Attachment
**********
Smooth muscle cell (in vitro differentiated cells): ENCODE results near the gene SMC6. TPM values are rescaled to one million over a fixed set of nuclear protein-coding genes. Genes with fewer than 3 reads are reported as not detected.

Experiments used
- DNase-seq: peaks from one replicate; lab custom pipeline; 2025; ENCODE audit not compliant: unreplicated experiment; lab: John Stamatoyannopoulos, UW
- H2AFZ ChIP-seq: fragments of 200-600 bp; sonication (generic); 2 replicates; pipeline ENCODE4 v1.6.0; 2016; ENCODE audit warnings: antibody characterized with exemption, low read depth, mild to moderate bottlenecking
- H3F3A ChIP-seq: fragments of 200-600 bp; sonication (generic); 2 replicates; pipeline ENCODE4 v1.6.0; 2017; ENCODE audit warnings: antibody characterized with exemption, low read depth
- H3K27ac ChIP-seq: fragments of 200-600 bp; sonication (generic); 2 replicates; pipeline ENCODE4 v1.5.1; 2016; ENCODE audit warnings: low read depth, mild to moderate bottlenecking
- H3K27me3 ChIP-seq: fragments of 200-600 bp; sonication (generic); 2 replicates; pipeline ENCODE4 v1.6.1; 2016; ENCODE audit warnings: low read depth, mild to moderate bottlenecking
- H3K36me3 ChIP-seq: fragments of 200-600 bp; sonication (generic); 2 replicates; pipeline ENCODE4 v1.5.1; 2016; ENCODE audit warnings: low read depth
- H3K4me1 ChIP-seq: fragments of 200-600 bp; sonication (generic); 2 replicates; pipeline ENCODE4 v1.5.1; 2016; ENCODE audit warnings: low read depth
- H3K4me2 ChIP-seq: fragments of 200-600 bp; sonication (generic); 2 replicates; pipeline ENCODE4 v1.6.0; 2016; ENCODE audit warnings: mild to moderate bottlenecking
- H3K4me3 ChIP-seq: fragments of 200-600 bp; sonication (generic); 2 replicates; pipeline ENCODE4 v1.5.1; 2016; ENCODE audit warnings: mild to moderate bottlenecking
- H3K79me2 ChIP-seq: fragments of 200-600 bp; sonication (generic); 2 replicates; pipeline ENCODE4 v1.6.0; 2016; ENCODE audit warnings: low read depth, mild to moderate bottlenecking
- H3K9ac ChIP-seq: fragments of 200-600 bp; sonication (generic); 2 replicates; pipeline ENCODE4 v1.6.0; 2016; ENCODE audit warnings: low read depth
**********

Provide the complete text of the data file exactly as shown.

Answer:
Smooth muscle cell (in vitro differentiated cells): ENCODE results near the gene SMC6. TPM values are rescaled to one million over a fixed set of nuclear protein-coding genes. Genes with fewer than 3 reads are reported as not detected.

Experiments used
- DNase-seq: peaks from one replicate; lab custom pipeline; 2025; ENCODE audit not compliant: unreplicated experiment; lab: John Stamatoyannopoulos, UW
- H2AFZ ChIP-seq: fragments of 200-600 bp; sonication (generic); 2 replicates; pipeline ENCODE4 v1.6.0; 2016; ENCODE audit warnings: antibody characterized with exemption, low read depth, mild to moderate bottlenecking
- H3F3A ChIP-seq: fragments of 200-600 bp; sonication (generic); 2 replicates; pipeline ENCODE4 v1.6.0; 2017; ENCODE audit warnings: antibody characterized with exemption, low read depth
- H3K27ac ChIP-seq: fragments of 200-600 bp; sonication (generic); 2 replicates; pipeline ENCODE4 v1.5.1; 2016; ENCODE audit warnings: low read depth, mild to moderate bottlenecking
- H3K27me3 ChIP-seq: fragments of 200-600 bp; sonication (generic); 2 replicates; pipeline ENCODE4 v1.6.1; 2016; ENCODE audit warnings: low read depth, mild to moderate bottlenecking
- H3K36me3 ChIP-seq: fragments of 200-600 bp; sonication (generic); 2 replicates; pipeline ENCODE4 v1.5.1; 2016; ENCODE audit warnings: low read depth
- H3K4me1 ChIP-seq: fragments of 200-600 bp; sonication (generic); 2 replicates; pipeline ENCODE4 v1.5.1; 2016; ENCODE audit warnings: low read depth
- H3K4me2 ChIP-seq: fragments of 200-600 bp; sonication (generic); 2 replicates; pipeline ENCODE4 v1.6.0; 2016; ENCODE audit warnings: mild to moderate bottlenecking
- H3K4me3 ChIP-seq: fragments of 200-600 bp; sonication (generic); 2 replicates; pipeline ENCODE4 v1.5.1; 2016; ENCODE audit warnings: mild to moderate bottlenecking
- H3K79me2 ChIP-seq: fragments of 200-600 bp; sonication (generic); 2 replicates; pipeline ENCODE4 v1.6.0; 2016; ENCODE audit warnings: low read depth, mild to moderate bottlenecking
- H3K9ac ChIP-seq: fragments of 200-600 bp; sonication (generic); 2 replicates; pipeline ENCODE4 v1.6.0; 2016; ENCODE audit warnings: low read depth